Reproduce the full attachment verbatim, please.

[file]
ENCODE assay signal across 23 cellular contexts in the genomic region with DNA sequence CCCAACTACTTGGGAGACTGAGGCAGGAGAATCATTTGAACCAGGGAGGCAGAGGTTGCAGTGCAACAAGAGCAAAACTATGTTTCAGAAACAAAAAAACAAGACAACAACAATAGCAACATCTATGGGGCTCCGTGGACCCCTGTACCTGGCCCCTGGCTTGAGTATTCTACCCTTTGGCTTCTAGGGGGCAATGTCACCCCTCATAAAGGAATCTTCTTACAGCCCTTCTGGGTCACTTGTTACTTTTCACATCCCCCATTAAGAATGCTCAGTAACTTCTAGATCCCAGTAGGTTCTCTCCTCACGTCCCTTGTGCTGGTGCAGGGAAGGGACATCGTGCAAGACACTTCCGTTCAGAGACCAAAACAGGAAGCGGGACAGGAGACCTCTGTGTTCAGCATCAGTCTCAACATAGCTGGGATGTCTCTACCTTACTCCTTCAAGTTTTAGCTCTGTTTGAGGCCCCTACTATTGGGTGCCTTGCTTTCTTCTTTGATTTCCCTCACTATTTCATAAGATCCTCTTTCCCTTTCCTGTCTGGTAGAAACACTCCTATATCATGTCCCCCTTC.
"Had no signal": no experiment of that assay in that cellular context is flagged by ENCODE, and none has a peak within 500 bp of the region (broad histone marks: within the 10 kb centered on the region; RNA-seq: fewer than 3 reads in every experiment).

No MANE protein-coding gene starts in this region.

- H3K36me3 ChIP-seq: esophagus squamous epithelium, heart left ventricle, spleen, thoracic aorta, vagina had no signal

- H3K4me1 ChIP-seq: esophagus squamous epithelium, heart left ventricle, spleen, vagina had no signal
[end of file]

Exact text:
ENCODE assay signal across 23 cellular contexts in the genomic region with DNA sequence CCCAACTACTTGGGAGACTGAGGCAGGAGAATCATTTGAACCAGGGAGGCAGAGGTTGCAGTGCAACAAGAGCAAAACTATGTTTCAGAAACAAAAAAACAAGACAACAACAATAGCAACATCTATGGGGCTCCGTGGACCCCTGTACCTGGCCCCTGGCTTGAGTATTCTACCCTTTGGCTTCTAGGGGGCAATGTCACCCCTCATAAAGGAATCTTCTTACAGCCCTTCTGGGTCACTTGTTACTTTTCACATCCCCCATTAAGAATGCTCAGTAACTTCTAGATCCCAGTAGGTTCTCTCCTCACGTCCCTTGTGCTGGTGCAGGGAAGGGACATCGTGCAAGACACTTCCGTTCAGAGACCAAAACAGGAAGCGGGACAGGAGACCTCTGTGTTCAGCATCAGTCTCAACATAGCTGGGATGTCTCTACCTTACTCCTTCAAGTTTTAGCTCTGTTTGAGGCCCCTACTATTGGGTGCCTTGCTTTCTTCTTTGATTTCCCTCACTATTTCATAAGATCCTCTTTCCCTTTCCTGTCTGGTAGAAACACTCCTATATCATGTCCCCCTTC.
"Had no signal": no experiment of that assay in that cellular context is flagged by ENCODE, and none has a peak within 500 bp of the region (broad histone marks: within the 10 kb centered on the region; RNA-seq: fewer than 3 reads in every experiment).

No MANE protein-coding gene starts in this region.

- H3K36me3 ChIP-seq: esophagus squamous epithelium, heart left ventricle, spleen, thoracic aorta, vagina had no signal

- H3K4me1 ChIP-seq: esophagus squamous epithelium, heart left ventricle, spleen, vagina had no signal